Gary Kirsten says Pakistan's poor decision-making was the deciding factor in their six-run defeat to India at the T20 World Cup on Sunday. 

The result leaves Pakistan bottom of Group A following their shock loss to the United States in their opening game of the tournament.

Having won the toss and elected to bowl first, Pakistan were aided by rain interruptions and dismissed their opponents for 119.

They also made a good start with the bat as Mohammad Rizwan laid the platform for the chase after scoring 31 from 44 balls. 

However, their middle-order batters failed to step up as Jasprit Bumrah (3-14) made crucial breakthroughs and bowled 15 dot balls to maintain India's unbeaten start to their campaign. 

"Disappointing loss, that's for sure," Kirsten said shortly after the defeat. 

"I knew 120 was not going to be an easy target. If India got only 120, it was always going to be not the easiest. But I think we had the game at 72 for 2 with six or seven overs left. Disappointing not to get across the line from the position we got ourselves into."

Kirsten was asked where the game slipped from their hands. "Decision-making," he said. 

"You have got the game on, run a ball, eight wickets in hand, decision-making at that point. That's the game. That's international cricket for you.

"You make mistakes like that, you are going to pay. I thought we made some poor decisions at important phases of the game. I thought Rizwan played well for us. We knew it was going to be a tough wicket to bat on. We managed the chase very well but then just let it slip in the end."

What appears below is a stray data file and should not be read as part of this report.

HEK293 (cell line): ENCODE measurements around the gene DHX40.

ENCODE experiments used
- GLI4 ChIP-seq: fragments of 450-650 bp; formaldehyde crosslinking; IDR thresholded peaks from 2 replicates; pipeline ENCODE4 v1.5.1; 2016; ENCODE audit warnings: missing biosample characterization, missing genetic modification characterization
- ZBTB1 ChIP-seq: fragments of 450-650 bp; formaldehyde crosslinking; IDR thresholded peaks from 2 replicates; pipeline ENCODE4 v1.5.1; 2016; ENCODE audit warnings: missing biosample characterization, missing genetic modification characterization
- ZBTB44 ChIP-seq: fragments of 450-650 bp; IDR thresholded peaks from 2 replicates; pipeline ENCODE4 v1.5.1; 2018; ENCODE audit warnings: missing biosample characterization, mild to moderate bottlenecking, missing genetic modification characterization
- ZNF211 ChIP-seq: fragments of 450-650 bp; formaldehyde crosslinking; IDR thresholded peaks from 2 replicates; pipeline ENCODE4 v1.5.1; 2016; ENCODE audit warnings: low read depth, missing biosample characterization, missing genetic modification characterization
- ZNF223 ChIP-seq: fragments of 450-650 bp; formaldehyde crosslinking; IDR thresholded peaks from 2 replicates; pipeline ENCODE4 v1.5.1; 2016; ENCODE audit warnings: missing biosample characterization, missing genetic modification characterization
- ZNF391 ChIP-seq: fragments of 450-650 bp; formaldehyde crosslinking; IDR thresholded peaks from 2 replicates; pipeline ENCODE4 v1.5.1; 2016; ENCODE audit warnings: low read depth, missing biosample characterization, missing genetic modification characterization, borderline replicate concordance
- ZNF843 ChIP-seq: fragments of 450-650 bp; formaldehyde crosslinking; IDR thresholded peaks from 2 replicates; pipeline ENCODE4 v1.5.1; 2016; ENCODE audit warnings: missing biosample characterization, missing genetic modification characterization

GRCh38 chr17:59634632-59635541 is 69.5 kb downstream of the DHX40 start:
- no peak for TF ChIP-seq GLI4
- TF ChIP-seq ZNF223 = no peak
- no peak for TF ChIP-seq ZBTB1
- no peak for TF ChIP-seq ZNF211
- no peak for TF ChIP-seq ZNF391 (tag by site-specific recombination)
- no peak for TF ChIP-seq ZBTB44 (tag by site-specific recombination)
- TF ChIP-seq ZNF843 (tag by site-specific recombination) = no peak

Pakistan travel to New York to face Canada on Tuesday with India squaring off against the hosts at the same venue a day later.

India captain Rohit Sharma described Jasprit Bumrah as a "genius" after he pushed Pakistan closer to an early T20 World Cup elimination on Sunday.

Looking to bounce back from their stunning defeat to the United States, Pakistan appeared to be in the ascendency when they skittled India for 119 before reaching 73-2 in their chase.

However, they slipped to 88-5 as Bumrah dismissed Babar Azam, Mohammed Rizwan and Iftikhar Ahmed, bowling 15 dot balls and only giving up 14 runs in four overs.

Requiring 16 off the final three balls, Pakistan saw Naseem Shah hit a couple of fours when a maximum was required as India held on.